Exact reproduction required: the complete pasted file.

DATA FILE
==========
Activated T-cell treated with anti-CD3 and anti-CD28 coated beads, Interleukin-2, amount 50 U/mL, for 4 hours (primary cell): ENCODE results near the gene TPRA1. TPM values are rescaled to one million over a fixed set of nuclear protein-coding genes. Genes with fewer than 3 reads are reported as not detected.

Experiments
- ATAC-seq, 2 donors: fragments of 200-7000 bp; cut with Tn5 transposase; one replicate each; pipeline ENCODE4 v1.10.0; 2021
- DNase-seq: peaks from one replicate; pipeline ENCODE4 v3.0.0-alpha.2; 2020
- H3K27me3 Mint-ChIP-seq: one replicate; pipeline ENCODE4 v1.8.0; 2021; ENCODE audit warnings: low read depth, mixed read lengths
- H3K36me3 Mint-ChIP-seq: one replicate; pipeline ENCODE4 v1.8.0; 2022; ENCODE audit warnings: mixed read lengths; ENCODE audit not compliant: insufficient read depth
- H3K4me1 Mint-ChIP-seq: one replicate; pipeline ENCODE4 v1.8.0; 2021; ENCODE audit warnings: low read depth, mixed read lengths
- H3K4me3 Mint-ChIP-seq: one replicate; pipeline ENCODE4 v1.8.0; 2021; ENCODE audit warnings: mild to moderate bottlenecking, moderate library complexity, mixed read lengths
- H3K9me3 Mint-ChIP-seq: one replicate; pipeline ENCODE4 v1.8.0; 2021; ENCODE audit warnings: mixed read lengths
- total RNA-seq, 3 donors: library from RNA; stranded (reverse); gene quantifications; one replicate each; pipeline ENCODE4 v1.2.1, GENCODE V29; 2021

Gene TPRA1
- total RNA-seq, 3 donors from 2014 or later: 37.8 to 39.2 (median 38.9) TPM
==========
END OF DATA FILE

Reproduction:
Activated T-cell treated with anti-CD3 and anti-CD28 coated beads, Interleukin-2, amount 50 U/mL, for 4 hours (primary cell): ENCODE results near the gene TPRA1. TPM values are rescaled to one million over a fixed set of nuclear protein-coding genes. Genes with fewer than 3 reads are reported as not detected.

Experiments
- ATAC-seq, 2 donors: fragments of 200-7000 bp; cut with Tn5 transposase; one replicate each; pipeline ENCODE4 v1.10.0; 2021
- DNase-seq: peaks from one replicate; pipeline ENCODE4 v3.0.0-alpha.2; 2020
- H3K27me3 Mint-ChIP-seq: one replicate; pipeline ENCODE4 v1.8.0; 2021; ENCODE audit warnings: low read depth, mixed read lengths
- H3K36me3 Mint-ChIP-seq: one replicate; pipeline ENCODE4 v1.8.0; 2022; ENCODE audit warnings: mixed read lengths; ENCODE audit not compliant: insufficient read depth
- H3K4me1 Mint-ChIP-seq: one replicate; pipeline ENCODE4 v1.8.0; 2021; ENCODE audit warnings: low read depth, mixed read lengths
- H3K4me3 Mint-ChIP-seq: one replicate; pipeline ENCODE4 v1.8.0; 2021; ENCODE audit warnings: mild to moderate bottlenecking, moderate library complexity, mixed read lengths
- H3K9me3 Mint-ChIP-seq: one replicate; pipeline ENCODE4 v1.8.0; 2021; ENCODE audit warnings: mixed read lengths
- total RNA-seq, 3 donors: library from RNA; stranded (reverse); gene quantifications; one replicate each; pipeline ENCODE4 v1.2.1, GENCODE V29; 2021

Gene TPRA1
- total RNA-seq, 3 donors from 2014 or later: 37.8 to 39.2 (median 38.9) TPM